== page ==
Wilderness is not a luxury but a necessity of the human spirit, and as vital to our lives as water and good bread.Edmond Abbey
Nature. We need you and you need us. We can help each other–we do help each other. We also have the ability to hurt each other. Seems like we are doing that right now. There’s a different way, a more natural way- to be. Let’s get back in balance, for that’s both our true nature.
You stop and listen. It’s only natural.
“So many people glorify and romanticize “busy.” I do not. I value purpose. I believe in resting in reason and moving in passion. If you’re always busy/moving, you will miss important details. I like the mountain. Still, but when it moves, land shifts and earth quakes. “Joseph Cook
For the better part of the last two weeks we’ve not been able to get outside. It’s unnatural. I feel disconnected; I need air and water, ironically the two things your body craves with Corona. It makes me realize how much I need nature– for my mind, body and spirit. We are profoundly interdependent with the elements.
Yesterday I lay in bed texting with friends, commiserating quarantine, laughing over silly things, for that’s all you can really do when things are otherwise out of control. Sidelined by a virus, whatever that tangibly is, which supposedly came from a bat–a single bat who bit a single snake. God only knows… Was killed by a hunter who brought it to a butcher who handed it to a happy housewife who served it in soup to her hungry husband who slurped it up thankfully. And from there a kiss goodbye, a handshake at work, a touch of the eye then the bicycle handle, the cab door, to the airport. A little germ in a little snake on the other side of the world caught some serious wind and found itself in both my eyes, and all of our lives. Pretty hard to grasp. Impossible to control.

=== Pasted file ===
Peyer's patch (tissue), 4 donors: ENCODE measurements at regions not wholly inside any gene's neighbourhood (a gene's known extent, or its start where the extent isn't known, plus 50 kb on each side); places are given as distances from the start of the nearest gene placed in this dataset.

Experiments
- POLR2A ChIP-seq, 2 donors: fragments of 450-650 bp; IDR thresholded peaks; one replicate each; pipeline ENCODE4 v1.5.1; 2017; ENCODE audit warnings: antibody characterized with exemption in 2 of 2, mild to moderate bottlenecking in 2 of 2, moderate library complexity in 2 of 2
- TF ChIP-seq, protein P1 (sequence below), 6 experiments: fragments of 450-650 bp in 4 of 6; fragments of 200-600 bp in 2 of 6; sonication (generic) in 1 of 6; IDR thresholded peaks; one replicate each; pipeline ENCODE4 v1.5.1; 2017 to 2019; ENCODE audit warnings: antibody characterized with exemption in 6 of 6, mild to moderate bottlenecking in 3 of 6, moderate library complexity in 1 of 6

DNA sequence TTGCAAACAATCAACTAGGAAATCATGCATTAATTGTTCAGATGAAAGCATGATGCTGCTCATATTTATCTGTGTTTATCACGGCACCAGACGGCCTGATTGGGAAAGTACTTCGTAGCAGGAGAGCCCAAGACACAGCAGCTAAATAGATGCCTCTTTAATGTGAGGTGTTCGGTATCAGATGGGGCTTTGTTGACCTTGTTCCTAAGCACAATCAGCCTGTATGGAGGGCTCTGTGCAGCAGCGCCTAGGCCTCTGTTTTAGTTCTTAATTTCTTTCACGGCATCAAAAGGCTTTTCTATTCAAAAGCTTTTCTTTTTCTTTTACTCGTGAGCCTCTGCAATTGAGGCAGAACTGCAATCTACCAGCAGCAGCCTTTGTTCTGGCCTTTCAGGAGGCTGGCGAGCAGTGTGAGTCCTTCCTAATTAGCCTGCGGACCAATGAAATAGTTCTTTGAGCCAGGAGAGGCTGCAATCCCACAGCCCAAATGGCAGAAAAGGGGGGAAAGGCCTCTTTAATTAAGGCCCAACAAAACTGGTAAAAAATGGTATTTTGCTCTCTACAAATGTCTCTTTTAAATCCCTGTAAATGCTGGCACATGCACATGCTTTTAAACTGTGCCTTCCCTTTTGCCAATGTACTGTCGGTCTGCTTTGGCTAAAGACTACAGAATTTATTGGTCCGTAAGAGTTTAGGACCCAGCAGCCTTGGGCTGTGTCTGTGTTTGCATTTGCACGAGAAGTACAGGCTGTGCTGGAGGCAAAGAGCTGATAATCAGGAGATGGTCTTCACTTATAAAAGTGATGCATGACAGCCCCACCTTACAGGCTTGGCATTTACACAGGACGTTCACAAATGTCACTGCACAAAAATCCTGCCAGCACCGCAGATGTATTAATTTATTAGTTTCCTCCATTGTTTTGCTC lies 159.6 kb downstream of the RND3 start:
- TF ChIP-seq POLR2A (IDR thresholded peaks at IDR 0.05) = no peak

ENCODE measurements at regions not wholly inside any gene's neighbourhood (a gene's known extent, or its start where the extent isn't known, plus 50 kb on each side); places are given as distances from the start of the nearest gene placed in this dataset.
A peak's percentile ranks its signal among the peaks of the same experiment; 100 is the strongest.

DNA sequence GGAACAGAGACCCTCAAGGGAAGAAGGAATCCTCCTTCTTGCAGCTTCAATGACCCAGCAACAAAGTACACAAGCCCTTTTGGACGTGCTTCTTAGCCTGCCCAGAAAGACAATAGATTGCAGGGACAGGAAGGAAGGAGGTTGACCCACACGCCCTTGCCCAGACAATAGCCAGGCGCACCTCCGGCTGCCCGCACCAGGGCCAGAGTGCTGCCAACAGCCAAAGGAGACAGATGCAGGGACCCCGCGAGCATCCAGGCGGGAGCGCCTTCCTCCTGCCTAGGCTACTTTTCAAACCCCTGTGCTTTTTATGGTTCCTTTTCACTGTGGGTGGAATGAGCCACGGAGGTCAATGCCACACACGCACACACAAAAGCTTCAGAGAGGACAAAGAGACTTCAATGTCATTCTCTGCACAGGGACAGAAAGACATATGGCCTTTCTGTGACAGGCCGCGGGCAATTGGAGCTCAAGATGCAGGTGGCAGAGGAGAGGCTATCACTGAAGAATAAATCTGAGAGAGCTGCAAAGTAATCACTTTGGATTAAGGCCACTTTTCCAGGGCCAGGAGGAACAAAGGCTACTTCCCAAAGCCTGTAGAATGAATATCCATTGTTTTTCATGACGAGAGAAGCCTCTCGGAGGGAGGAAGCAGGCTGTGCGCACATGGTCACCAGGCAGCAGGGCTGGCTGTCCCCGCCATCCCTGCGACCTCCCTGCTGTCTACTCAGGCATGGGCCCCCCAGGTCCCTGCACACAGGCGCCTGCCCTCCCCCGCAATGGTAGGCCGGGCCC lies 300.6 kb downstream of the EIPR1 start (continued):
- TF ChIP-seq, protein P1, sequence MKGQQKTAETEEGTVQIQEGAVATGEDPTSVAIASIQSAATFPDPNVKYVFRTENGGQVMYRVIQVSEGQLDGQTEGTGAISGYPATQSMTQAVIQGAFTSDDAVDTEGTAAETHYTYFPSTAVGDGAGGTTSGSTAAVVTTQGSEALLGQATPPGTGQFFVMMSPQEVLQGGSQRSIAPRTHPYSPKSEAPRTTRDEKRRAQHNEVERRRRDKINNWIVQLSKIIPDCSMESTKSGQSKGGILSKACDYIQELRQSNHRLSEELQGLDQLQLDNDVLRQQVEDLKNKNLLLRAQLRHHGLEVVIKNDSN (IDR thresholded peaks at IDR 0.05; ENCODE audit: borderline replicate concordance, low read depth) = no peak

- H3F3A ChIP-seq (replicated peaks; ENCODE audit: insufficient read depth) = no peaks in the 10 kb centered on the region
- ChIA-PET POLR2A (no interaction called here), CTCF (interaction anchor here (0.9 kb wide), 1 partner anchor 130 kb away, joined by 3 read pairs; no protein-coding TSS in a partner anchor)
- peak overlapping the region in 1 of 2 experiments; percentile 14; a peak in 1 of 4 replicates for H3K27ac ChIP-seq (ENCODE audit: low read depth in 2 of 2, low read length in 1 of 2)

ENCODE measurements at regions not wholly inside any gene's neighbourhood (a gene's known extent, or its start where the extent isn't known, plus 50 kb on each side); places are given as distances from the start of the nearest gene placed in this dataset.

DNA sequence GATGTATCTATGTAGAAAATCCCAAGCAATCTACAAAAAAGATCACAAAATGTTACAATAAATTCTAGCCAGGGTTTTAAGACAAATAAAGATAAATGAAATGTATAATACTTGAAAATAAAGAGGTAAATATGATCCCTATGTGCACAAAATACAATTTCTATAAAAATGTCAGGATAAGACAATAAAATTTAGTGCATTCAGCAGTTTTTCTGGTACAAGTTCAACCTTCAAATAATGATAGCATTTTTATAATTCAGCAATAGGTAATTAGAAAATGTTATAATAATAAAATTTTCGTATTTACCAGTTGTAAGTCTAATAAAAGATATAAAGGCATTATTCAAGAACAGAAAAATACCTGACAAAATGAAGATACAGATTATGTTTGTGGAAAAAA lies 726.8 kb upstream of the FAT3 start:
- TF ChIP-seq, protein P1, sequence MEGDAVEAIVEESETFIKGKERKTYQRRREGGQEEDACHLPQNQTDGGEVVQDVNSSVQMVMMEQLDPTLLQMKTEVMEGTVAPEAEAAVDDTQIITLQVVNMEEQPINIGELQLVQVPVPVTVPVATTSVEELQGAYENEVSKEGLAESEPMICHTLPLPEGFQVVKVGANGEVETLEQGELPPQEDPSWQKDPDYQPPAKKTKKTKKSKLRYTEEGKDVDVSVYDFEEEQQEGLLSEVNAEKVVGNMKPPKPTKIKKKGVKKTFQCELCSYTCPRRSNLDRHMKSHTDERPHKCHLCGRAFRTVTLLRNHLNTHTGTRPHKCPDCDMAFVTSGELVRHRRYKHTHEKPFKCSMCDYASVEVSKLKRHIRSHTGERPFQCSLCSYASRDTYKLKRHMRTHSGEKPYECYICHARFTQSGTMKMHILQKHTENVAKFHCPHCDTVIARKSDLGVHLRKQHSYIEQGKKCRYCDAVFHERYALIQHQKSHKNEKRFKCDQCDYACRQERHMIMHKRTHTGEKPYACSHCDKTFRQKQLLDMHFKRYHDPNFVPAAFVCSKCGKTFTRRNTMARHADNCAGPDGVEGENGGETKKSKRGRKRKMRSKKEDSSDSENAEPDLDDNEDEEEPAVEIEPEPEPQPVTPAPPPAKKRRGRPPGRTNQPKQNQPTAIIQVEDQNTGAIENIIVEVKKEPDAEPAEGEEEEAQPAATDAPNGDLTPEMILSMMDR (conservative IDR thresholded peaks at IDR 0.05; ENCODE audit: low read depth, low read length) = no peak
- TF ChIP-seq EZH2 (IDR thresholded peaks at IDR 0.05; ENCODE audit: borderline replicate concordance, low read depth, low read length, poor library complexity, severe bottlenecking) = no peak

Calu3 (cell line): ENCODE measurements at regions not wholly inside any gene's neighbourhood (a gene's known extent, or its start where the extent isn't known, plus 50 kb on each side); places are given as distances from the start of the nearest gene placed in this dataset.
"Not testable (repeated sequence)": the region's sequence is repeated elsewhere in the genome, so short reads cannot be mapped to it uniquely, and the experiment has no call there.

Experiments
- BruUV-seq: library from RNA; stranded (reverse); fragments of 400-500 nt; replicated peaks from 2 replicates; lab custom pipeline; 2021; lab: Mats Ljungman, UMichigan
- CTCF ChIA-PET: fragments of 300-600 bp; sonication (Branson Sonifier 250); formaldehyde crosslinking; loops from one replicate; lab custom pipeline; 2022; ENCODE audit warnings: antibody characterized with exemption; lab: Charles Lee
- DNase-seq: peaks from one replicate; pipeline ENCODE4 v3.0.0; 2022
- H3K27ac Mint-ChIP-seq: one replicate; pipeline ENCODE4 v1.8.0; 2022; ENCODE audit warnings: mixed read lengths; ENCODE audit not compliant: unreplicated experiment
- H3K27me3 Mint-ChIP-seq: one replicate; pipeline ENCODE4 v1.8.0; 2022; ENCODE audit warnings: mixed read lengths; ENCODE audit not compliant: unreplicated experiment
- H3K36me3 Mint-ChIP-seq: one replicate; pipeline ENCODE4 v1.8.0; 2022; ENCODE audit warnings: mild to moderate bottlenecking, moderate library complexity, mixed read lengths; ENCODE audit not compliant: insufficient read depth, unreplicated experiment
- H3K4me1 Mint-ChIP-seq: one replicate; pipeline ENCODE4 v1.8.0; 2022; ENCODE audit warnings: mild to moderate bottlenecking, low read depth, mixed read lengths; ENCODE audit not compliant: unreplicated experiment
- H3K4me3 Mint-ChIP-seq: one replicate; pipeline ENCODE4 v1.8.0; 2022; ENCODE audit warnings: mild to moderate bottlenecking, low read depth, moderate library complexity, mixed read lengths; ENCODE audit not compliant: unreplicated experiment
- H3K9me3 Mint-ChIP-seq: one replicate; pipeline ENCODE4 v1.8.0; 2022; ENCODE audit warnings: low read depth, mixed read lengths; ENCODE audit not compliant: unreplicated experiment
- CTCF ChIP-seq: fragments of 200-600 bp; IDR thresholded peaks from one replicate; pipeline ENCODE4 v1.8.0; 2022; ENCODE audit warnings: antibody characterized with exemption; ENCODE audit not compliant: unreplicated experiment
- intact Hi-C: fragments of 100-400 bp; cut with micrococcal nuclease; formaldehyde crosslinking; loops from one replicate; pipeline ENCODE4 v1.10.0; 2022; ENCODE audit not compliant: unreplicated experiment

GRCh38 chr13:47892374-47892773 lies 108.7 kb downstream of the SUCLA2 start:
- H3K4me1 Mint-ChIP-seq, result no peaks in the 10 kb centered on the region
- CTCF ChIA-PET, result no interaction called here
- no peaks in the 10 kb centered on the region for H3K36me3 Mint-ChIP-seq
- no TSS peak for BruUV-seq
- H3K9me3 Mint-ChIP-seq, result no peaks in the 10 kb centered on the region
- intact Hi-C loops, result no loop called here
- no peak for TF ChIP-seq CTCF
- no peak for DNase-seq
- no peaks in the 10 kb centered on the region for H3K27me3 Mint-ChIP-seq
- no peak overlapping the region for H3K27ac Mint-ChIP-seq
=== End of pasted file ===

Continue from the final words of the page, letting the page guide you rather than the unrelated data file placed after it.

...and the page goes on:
So we do what we can, we listen, slow down, follow protocol, rest, and resign to that which is out of our control. And we connect, care, support and laugh a little. Which is what I was doing yesterday when the rumbling started, and then the bed started shaking back and forth, and then holding on, holding breath, and the realization that our house on the hillside is being rocked by a very unlikely and fairly significant earthquake.
“What the hell’s going on?” “Holy shit earthquake!” “Get in the doorway” “you ok?” and then later, “Is the world ending?” which one of my children has announced to be the case. (Corona, quakes; there’s been alotta Xbox interruption.)
I wonder, though. Sure seems like something’s trying to get our attention.
Last night, as I lay in bed, and feeling a few aftershocks, I heard howling above me. It wasn’t an elk bugling, not deep enough for that, and not the high pitched shrieking of a coyote kill celebration. The dogs ran to the windows as if they were being called out to join. Wolves howling, checking in with one another, from various distances. “What in the world is going on? ” I wondered, again. “And is everything ok?”
I have to imagine they–all of them; the dogs, the wolves, the people next door — were wondering the same.
You are a child of the universe, no less than the trees and the stars;
You have a right to be here. And whether or not it is clear to you,
no doubt the universe is unfolding as it should.excerpt from “Desiderata”, Max Ehrmann
The Peace of Wild Things
When despair for the world grows in me
and I wake in the night at the least sound
in fear of what my life and my children’s lives may be,
I go and lie down where the wood drake
rests in his beauty on the water, and the great heron feeds.
I come into the peace of wild things
who do not tax their lives with forethought
of grief. I come into the presence of still water.
And I feel above me the day-blind stars
waiting with their light. For a time
I rest in the grace of the world, and am free.
– Wendell Berry